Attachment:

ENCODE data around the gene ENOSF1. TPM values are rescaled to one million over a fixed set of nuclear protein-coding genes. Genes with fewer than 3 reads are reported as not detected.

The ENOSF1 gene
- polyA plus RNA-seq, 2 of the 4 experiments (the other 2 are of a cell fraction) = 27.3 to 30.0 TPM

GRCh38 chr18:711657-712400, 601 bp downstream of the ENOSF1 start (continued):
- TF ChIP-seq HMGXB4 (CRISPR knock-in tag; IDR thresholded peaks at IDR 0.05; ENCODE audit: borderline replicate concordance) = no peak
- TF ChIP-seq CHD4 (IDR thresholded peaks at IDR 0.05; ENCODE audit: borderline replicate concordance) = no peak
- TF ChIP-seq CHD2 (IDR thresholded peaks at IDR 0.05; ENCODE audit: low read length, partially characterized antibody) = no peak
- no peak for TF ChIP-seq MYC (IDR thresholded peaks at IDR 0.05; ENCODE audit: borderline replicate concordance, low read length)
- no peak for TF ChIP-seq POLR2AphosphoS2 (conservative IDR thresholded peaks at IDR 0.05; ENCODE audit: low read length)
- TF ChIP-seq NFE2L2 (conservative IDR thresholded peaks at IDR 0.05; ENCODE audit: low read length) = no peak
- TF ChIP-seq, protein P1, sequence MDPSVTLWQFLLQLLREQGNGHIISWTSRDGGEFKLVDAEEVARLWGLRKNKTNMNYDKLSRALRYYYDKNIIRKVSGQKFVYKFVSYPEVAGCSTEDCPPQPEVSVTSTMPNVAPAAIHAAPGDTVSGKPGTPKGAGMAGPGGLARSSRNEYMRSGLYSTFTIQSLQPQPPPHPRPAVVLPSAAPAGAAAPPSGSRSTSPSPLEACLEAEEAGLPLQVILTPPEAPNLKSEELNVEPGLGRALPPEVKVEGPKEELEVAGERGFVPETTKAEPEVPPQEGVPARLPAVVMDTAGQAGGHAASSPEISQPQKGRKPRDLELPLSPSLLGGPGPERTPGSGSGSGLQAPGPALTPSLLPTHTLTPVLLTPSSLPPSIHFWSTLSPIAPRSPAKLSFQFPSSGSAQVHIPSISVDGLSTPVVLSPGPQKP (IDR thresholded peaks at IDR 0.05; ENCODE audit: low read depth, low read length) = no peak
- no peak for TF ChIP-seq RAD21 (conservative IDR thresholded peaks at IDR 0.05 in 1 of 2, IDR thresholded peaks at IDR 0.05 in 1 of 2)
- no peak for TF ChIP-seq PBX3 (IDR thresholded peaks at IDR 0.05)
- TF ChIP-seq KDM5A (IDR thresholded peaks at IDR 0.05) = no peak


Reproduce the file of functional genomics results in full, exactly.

ENCODE data around the gene ENOSF1. TPM values are rescaled to one million over a fixed set of nuclear protein-coding genes. Genes with fewer than 3 reads are reported as not detected.

The ENOSF1 gene
- polyA plus RNA-seq, 2 of the 4 experiments (the other 2 are of a cell fraction) = 27.3 to 30.0 TPM

GRCh38 chr18:711657-712400, 601 bp downstream of the ENOSF1 start (continued):
- TF ChIP-seq HMGXB4 (CRISPR knock-in tag; IDR thresholded peaks at IDR 0.05; ENCODE audit: borderline replicate concordance) = no peak
- TF ChIP-seq CHD4 (IDR thresholded peaks at IDR 0.05; ENCODE audit: borderline replicate concordance) = no peak
- TF ChIP-seq CHD2 (IDR thresholded peaks at IDR 0.05; ENCODE audit: low read length, partially characterized antibody) = no peak
- no peak for TF ChIP-seq MYC (IDR thresholded peaks at IDR 0.05; ENCODE audit: borderline replicate concordance, low read length)
- no peak for TF ChIP-seq POLR2AphosphoS2 (conservative IDR thresholded peaks at IDR 0.05; ENCODE audit: low read length)
- TF ChIP-seq NFE2L2 (conservative IDR thresholded peaks at IDR 0.05; ENCODE audit: low read length) = no peak
- TF ChIP-seq, protein P1, sequence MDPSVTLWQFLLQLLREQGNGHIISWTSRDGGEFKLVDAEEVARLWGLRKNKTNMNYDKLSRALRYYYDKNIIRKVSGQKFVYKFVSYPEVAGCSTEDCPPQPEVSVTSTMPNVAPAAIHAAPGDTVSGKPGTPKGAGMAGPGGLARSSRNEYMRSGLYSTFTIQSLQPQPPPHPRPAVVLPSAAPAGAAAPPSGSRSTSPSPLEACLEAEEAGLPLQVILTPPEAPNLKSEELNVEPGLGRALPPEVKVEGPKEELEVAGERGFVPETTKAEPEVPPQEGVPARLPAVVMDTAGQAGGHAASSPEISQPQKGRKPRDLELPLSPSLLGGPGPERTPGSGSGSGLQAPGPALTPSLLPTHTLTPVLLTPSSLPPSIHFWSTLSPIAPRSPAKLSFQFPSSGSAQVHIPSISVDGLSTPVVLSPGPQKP (IDR thresholded peaks at IDR 0.05; ENCODE audit: low read depth, low read length) = no peak
- no peak for TF ChIP-seq RAD21 (conservative IDR thresholded peaks at IDR 0.05 in 1 of 2, IDR thresholded peaks at IDR 0.05 in 1 of 2)
- no peak for TF ChIP-seq PBX3 (IDR thresholded peaks at IDR 0.05)
- TF ChIP-seq KDM5A (IDR thresholded peaks at IDR 0.05) = no peak